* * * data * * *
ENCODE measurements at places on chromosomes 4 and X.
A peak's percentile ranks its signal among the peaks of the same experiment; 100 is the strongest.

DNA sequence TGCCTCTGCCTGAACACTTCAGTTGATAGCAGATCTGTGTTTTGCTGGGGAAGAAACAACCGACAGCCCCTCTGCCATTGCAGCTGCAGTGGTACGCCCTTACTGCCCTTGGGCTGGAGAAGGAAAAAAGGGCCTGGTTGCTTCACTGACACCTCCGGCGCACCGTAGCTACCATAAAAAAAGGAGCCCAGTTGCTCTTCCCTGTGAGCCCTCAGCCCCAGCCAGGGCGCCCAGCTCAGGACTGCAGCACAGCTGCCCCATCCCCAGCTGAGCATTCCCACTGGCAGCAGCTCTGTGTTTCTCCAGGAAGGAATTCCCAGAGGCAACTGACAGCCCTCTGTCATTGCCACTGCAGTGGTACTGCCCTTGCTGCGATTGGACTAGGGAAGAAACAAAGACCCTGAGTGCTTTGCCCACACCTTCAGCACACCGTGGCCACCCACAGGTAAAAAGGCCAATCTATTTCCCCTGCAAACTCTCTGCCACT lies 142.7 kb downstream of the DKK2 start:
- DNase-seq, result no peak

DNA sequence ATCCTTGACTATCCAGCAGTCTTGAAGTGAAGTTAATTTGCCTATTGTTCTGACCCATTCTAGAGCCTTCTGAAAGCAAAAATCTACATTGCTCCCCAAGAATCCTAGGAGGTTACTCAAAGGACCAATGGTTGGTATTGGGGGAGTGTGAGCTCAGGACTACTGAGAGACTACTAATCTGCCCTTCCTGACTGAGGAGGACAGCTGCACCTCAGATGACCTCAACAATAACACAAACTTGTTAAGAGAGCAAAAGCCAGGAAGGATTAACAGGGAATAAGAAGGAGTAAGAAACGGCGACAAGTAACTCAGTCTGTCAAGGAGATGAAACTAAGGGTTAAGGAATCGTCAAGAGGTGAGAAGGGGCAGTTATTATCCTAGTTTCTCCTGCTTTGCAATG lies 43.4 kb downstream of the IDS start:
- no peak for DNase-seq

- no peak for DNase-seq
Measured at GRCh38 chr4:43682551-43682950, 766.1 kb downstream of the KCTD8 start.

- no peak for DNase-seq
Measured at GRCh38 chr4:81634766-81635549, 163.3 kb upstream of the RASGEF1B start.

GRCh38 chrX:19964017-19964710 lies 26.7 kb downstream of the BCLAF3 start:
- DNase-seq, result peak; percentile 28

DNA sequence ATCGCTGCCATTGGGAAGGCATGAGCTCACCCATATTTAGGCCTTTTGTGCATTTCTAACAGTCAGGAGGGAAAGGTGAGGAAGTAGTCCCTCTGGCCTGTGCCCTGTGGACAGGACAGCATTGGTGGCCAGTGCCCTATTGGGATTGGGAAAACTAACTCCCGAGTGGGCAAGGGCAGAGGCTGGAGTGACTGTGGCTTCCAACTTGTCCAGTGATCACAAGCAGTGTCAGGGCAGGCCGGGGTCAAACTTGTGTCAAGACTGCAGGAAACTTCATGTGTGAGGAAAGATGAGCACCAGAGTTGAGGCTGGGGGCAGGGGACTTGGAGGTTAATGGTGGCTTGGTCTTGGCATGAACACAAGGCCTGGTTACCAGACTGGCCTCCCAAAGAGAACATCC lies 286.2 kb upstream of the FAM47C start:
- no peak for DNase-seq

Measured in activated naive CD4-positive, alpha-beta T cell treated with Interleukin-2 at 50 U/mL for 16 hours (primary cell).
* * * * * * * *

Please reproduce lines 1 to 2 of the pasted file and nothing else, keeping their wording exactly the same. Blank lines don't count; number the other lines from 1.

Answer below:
ENCODE measurements at places on chromosomes 4 and X.
A peak's percentile ranks its signal among the peaks of the same experiment; 100 is the strongest.